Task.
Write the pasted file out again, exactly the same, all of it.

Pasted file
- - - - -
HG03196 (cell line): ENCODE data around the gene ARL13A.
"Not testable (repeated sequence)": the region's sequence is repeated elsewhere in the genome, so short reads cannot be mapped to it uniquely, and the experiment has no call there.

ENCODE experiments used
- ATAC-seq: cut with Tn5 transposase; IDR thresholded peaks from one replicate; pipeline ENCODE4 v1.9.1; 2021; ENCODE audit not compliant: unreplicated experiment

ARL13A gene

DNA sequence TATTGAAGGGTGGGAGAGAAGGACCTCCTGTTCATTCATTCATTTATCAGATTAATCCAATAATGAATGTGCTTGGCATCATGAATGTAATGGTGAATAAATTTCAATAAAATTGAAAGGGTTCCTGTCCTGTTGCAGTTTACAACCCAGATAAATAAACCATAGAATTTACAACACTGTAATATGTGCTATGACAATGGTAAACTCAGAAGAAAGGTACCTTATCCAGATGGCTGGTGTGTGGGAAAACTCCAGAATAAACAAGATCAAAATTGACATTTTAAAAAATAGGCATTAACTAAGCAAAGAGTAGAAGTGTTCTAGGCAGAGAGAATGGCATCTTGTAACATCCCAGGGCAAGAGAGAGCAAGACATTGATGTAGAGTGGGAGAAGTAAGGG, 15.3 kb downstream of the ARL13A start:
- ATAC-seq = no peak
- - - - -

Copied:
HG03196 (cell line): ENCODE data around the gene ARL13A.
"Not testable (repeated sequence)": the region's sequence is repeated elsewhere in the genome, so short reads cannot be mapped to it uniquely, and the experiment has no call there.

ENCODE experiments used
- ATAC-seq: cut with Tn5 transposase; IDR thresholded peaks from one replicate; pipeline ENCODE4 v1.9.1; 2021; ENCODE audit not compliant: unreplicated experiment

ARL13A gene

DNA sequence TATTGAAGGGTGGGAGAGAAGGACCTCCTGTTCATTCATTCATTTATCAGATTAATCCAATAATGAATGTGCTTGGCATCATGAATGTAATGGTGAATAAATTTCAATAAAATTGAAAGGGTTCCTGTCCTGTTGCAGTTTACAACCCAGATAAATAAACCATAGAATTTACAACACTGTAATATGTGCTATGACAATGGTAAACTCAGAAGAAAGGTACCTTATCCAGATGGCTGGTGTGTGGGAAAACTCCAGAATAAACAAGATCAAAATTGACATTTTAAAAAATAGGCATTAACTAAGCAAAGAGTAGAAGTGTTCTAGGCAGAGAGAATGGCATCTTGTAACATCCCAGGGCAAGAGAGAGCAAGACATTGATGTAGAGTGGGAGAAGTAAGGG, 15.3 kb downstream of the ARL13A start:
- ATAC-seq = no peak